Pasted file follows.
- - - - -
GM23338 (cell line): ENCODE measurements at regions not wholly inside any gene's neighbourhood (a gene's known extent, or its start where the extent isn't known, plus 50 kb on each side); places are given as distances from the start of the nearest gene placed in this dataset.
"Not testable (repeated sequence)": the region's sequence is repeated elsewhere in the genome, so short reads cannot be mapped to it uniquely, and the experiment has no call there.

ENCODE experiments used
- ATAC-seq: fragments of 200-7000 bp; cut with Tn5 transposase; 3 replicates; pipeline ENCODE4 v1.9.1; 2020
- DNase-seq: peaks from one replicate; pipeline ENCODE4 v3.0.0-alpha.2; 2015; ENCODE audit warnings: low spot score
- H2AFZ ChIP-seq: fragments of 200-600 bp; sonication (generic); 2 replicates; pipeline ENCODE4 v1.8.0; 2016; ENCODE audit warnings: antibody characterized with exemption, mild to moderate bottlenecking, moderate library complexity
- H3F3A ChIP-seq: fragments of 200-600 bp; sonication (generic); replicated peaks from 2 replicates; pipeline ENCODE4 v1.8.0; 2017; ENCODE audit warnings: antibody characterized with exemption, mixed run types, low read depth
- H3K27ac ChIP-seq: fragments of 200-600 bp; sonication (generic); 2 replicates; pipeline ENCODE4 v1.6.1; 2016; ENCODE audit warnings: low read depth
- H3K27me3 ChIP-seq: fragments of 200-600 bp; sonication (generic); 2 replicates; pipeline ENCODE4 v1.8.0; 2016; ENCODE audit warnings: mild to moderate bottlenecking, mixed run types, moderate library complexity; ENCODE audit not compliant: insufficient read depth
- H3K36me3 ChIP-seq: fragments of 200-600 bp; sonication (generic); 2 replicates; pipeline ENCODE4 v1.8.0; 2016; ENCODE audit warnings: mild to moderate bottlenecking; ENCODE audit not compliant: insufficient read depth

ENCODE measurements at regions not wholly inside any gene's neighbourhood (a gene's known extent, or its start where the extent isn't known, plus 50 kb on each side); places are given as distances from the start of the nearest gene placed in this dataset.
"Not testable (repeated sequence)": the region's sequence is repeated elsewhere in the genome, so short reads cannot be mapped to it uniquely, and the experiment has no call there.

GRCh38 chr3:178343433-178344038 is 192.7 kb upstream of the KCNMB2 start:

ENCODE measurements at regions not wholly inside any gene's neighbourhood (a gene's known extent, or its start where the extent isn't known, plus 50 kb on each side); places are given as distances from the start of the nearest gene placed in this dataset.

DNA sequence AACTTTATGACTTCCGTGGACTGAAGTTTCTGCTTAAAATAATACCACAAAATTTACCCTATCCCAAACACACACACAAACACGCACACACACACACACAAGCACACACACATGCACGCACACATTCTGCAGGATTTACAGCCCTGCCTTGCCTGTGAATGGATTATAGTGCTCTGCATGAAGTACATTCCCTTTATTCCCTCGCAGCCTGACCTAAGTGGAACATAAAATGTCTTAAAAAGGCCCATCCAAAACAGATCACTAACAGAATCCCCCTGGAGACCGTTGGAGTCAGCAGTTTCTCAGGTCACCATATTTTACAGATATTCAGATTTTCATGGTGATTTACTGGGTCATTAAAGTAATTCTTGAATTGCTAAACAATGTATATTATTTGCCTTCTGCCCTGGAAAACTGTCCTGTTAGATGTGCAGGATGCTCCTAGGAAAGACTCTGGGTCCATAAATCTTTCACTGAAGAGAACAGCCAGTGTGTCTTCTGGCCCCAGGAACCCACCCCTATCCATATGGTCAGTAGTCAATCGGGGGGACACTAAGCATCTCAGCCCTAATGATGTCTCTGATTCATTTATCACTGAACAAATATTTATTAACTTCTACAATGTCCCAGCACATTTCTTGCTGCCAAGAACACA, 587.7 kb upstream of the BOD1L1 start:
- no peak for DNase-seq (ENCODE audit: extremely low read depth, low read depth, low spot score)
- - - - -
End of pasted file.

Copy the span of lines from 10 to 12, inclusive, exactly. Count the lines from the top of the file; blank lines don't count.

- H3K36me3 ChIP-seq: fragments of 200-600 bp; sonication (generic); 2 replicates; pipeline ENCODE4 v1.8.0; 2016; ENCODE audit warnings: mild to moderate bottlenecking; ENCODE audit not compliant: insufficient read depth

ENCODE measurements at regions not wholly inside any gene's neighbourhood (a gene's known extent, or its start where the extent isn't known, plus 50 kb on each side); places are given as distances from the start of the nearest gene placed in this dataset.
"Not testable (repeated sequence)": the region's sequence is repeated elsewhere in the genome, so short reads cannot be mapped to it uniquely, and the experiment has no call there.